I am looking to purchase a two story home with an existing radon system. The exhaust is at the back corner of the house and is turned directly toward the ground (approximately 4′ off the ground). At the adjacent corner is the stairway down to the basement door (12′ below the exhaust & about 10′ away linearly.) This seems like a bad idea to me, as the stairway could act as a “trap”.
I haven’t seen anything that says exhausting 4′ off the ground is ok, so I assume that needs to be addressed. But, I have a follow-up question:
Is simply raising the height of the exhaust point and possibly converting the angle sufficient?
Hello Brent, without seeing the house, it would most likely be a safety improvement to get the radon vent termination at least 10 feet above ground level (EPA minimum height allowance). You would also want to ensure it is not venting below any windows that are within 10 horizontal distance. The EPA radon mitigation standards recommend installing the vent termination above the roof edge near the highest point of the roof; however this is often not practical and usually ends up being vented somewhere lower. Once you get beyond 10 feet distance from the radon vent termination, the radon gas will be mostly dispersed and no longer a concern; you can even vent right next to a window as long as the termination is 2 feet or more above the opening of the window.
Hello Joe. It is ok to air out a house prior to a radon test and really makes no difference as long as the house is shut up at least 12 hours prior to the beginning of the radon test and remains closed for the duration of the test. The homeowners can come and go out the doors, but keep the doors closed (how you would use the house in freezing weather), but doors and windows should not be left open during the test.
If that window opens that should be corrected. If that window does not open it should be fine. Radon vent pipes can terminate next to or below windows that do not open. Cost to move the pipe would totally depend on who does it and what they charge which would be determined by what is required to move the pipe and how difficult it is to access the attic spaces. I would think a rough estimate of cost to move the pipe would be $250 to $500 and may also require patching some holes in the walls after he is done.
Hope that helps.
Yes Mike, the EPA radon mitigation standards are from about 1994 and no longer current, since there are a few other national radon associations that have similar and current standards. Many parts of the country have no code or regulation regarding radon mitigation, this is where the national standards of practice apply. Local codes always take presidence.
Hello, I recently got a mitigation system installed on my new house. It is a single story ranch but has a crawl space and cellar. They installed piping in both areas. It comes out the side of the house but only goes as high as the ease. It is under the roof ease and there is a window less than two feet below. If I wanted to extend the piping I how would I go about doing that. I read in your post it isn’t too difficult to extend the piping. Thanks!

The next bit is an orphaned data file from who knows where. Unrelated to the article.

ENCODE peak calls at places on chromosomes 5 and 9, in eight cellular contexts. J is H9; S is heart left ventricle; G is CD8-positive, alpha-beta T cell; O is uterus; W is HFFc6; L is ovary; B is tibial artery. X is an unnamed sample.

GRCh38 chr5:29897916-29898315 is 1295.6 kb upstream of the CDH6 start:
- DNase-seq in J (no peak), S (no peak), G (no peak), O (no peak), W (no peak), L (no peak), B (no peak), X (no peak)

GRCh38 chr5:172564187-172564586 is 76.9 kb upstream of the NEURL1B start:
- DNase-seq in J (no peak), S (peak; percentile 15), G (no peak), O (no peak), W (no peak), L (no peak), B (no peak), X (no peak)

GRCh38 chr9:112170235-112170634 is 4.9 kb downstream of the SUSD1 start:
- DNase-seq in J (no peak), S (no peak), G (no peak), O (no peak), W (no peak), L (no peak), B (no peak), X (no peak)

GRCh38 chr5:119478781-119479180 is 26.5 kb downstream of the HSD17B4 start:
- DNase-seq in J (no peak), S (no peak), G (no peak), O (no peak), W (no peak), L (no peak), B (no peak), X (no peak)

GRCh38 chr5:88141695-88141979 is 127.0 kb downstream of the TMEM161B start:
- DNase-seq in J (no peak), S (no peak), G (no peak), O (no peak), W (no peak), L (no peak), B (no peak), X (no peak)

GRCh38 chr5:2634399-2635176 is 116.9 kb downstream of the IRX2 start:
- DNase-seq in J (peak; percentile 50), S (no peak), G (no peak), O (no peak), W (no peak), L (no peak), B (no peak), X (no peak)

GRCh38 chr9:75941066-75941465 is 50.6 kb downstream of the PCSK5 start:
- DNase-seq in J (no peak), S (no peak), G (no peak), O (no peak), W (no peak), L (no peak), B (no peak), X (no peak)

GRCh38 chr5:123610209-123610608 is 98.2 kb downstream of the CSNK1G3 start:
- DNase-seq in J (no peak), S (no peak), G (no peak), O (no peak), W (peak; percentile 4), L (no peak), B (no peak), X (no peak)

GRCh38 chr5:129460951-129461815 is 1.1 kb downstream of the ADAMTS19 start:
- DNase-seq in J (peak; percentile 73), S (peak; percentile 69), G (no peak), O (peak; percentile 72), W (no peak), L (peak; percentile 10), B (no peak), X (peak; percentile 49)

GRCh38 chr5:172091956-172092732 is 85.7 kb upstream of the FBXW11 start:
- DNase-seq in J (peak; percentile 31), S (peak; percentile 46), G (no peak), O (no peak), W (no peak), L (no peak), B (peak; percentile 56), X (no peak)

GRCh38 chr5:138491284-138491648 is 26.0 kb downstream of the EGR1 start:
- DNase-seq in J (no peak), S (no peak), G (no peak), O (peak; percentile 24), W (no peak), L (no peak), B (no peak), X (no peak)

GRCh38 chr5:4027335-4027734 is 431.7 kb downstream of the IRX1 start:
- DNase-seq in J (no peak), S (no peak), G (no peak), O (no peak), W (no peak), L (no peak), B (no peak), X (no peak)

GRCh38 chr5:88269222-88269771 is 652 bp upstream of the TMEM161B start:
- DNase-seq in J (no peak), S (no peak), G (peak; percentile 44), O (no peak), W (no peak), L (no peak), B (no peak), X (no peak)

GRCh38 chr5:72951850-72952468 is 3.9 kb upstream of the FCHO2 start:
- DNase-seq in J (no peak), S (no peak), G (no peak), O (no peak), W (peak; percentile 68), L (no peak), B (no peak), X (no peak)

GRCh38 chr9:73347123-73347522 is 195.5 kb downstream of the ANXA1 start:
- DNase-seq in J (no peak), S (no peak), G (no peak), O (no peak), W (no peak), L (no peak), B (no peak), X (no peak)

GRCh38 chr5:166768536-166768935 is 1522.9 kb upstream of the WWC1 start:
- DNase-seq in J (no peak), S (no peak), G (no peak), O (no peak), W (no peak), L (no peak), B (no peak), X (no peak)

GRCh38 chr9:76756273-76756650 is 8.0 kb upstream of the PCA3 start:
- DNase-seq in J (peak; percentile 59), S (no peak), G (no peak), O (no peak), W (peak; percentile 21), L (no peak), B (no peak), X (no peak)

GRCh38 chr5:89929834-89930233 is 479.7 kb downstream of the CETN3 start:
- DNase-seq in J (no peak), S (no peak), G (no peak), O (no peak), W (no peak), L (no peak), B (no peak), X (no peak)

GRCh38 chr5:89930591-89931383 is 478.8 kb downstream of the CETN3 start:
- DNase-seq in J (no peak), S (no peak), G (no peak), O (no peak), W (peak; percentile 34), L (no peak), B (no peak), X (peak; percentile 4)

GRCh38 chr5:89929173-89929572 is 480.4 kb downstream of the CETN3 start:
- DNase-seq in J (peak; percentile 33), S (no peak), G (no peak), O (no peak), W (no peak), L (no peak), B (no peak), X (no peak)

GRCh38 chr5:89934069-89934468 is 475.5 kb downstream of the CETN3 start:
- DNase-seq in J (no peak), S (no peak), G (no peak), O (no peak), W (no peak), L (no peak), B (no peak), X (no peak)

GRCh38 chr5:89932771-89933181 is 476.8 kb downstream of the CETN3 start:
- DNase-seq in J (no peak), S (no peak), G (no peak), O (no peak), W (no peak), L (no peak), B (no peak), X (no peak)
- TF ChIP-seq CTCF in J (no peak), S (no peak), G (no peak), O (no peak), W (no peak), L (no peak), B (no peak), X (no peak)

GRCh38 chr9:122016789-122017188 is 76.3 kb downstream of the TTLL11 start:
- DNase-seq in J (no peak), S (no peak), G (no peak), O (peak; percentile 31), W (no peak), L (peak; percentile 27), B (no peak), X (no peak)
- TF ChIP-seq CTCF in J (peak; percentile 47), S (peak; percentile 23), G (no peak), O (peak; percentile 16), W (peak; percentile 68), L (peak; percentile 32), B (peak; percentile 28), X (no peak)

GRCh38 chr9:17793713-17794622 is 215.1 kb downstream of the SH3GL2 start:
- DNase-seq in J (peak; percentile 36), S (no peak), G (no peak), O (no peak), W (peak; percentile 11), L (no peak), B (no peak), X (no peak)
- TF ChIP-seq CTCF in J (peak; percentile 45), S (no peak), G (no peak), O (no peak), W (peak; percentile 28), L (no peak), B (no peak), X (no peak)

When running the vent pipe up does the 10 feet horizontal clearance take into account a window that is around the corner?
Hi Jake, the 10 foot horizontal distance is the minimum distance required from the exhaust or vent pipe termination (where the air blows out) to an opening into the home i.e. a window or fresh air vent. So if the vent pipe ends two feet horizontal distance from a corner, there should be no operable windows closer than 8 feet horizontal distance around that corner. Hope that helps.
I am reviewing my options for running my radon vent pipe and wanted to ask how far from a working fireplace \ furnace chimneys should the vent pipe be. I am concern of gases from the vent pipe making their way down the chimney when not in use and also the possibility of gases from the vent pipe that could be flammable..
Hi Frank, the 10 feet horizontal distance is good if the vent terminates to the side of or below the flue opening, if the radon vents in an upward direction, and is above the flue vent it can be right next to it as long as it terminates at least 2 feet above the flue vent opening.
Sorry for delay in answering this. You need to figure out the type and size of vent piping that was used and get the right pieces. If the pipe goes to the edge of the eve or the face of the fascia, all you really need is an 90 degree fitting and a section of pipe to extend above the top edge of the roof 12 to 18 inches depending on you local code. NY State now requires 18 inches above roof for plumbing and radon vent pipes.
I have an existing system that has the vent pipe on a side of my single story house. There are no windows on this side of the house. However, the vent pipe terminates below the eve with a 90 degree elbow. There are soffit vents very near and immediately above the elbow. Should this be extended with a horizontal pipe, then another elbow to turn vertical, and then another piece of straight pipe to a point above the eve? I don’t think that would look vertical good but I am concerned with radon accumulating between my ceiling and roof. Also, should it have some sort of rain cap?